Don’t call an end to the global junk-bond binge just yet.
While sales of the securities are wrapping up their slowest month of 2015, the extra yield investors demand to own the debt instead of Treasuries dropped to the lowest level in more than a year. That means borrowers still have the upper hand just as companies including Charter Communications Inc. prepare to finance acquisitions.
“It’s still a borrower’s market,” said Greg Hopper, head of global high-yield strategy at Aberdeen Asset Management Plc, which manages about $504 billion. “We haven’t seen the death knell for the market. There is demand, a recovering economy has proved to be good for high yield.”
With the Federal Reserve still holding its interest-rate benchmark near zero and the European Central Bank continuing efforts to boost its economy, investors are showing little urgency to retreat from one of the biggest beneficiaries of central-bank stimulus. They have few options for yield elsewhere.
Speculative-grade borrowers worldwide have issued $36.3 billion of debt in May, down from a monthly average of $59 billion this year and the least since $16.1 billion was sold in December, according to data compiled by Bloomberg. That slowed the sales for the year to the least since 2012, with $267.3 billion of offerings through Thursday.
High-yield companies in the U.S. issued $30.3 billion of bonds in May, compared with $49 billion last month. Sales in Europe also slowed, with high-yield companies issuing 3.08 billion euros ($3.4 billion) of notes in May, less than a fifth of April’s sales, Bloomberg data show.
May’s slowdown comes as global bond markets reeled, pushing up the yield on the 10-year Treasury note, a benchmark for everything from corporate debt to mortgages, to 2.11 percent, about 50 basis points from the low of the year.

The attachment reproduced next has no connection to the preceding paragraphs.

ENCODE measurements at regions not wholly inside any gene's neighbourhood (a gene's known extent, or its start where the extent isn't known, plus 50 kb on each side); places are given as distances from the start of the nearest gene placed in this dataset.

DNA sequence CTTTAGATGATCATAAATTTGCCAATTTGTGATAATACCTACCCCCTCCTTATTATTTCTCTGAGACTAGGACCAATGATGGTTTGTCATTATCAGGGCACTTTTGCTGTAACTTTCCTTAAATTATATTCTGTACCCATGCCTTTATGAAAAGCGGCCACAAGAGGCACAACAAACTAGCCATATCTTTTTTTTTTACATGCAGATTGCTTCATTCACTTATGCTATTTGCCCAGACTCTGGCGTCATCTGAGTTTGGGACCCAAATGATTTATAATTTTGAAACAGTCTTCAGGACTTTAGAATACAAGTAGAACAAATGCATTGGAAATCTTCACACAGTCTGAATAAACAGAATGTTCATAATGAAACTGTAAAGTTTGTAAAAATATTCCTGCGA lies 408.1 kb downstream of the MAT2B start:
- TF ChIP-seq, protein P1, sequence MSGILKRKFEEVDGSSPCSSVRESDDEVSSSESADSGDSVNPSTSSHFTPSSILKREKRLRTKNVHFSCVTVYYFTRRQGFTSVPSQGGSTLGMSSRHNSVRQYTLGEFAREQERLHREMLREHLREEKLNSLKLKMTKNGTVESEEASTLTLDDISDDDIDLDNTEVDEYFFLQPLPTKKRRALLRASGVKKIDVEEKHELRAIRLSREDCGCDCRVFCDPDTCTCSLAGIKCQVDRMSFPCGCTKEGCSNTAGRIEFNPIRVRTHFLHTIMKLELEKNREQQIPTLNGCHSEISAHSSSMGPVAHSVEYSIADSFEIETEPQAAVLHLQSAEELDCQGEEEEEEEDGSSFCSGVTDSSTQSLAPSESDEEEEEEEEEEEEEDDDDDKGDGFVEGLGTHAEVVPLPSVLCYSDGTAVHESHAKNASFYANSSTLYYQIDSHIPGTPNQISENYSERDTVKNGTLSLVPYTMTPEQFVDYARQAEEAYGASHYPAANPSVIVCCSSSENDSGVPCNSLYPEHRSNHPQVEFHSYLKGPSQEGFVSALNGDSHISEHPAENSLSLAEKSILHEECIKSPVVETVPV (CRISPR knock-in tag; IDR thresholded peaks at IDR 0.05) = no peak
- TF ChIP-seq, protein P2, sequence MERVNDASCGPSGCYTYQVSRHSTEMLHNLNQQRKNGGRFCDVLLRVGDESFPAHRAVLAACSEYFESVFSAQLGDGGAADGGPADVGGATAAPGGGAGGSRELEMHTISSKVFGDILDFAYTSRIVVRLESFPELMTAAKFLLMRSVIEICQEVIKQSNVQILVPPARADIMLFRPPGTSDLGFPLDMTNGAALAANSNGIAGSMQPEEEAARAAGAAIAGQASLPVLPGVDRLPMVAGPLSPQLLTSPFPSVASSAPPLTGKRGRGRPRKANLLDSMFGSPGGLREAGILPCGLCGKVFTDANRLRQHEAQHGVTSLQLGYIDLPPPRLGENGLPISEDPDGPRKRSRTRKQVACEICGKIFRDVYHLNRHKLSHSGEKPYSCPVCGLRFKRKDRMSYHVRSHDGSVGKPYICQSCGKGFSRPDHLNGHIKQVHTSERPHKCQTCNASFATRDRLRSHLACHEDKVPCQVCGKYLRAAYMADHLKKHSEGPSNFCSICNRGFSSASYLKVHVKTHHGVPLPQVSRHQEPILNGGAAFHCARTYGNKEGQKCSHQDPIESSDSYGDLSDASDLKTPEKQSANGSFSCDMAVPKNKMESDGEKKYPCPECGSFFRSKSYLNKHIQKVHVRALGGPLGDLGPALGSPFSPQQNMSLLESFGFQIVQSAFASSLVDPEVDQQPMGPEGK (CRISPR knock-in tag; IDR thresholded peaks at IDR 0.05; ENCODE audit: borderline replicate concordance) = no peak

“Concerns over U.S. rates rises and Greece have rippled through the markets and slowed issuance,” said Martin Reeves, the London-based head of high-yield at Legal & General Investment Management, which oversees more than $700 billion. “As the market gets more comfortable with the outlook, underwriters will be able to give better guidance to issuers.”
Global high-yield bonds were spared some of the turmoil seen in other debt markets, with average yields on the securities falling to 6.3 percent, about the lowest since November, according to Bank of America Merrill Lynch Index data. Yields on the debt started the year at a more than two-year high of 7.35 percent.
The securities have returned 4.79 percent this year, almost five times that of gains in investment-grade notes.
“The volatility of the past few weeks has caused a number of issuers to delay certain planned issuance, but it seems like the high-yield pipeline will continue to be healthy,” said Colm D’Rosario, a money manager in London at Pioneer Investment Management Ltd., which oversees about $230 billion.
Charter said in a Tuesday regulatory filing that as much as $27.3 billion of new debt may be needed for its takeover of Time Warner Cable Inc. and for the purchase of Bright House Networks, a smaller company that the cable operator had previously agreed to buy.
The buying continues even as the Fed gets closer to raising interests rates for the first time since 2006 later this year, a move that Chair Janet Yellen said would be followed by a gradual pace of tightening.
“As we get closer to a Fed rate increase, high-yield company balance sheets are much healthier than they were, default rates aren’t spiking any time soon,” said Jennifer Vail, head of fixed-income research in Portland, Oregon, at U.S. Bank Wealth Management. “There is a lot of cushion.”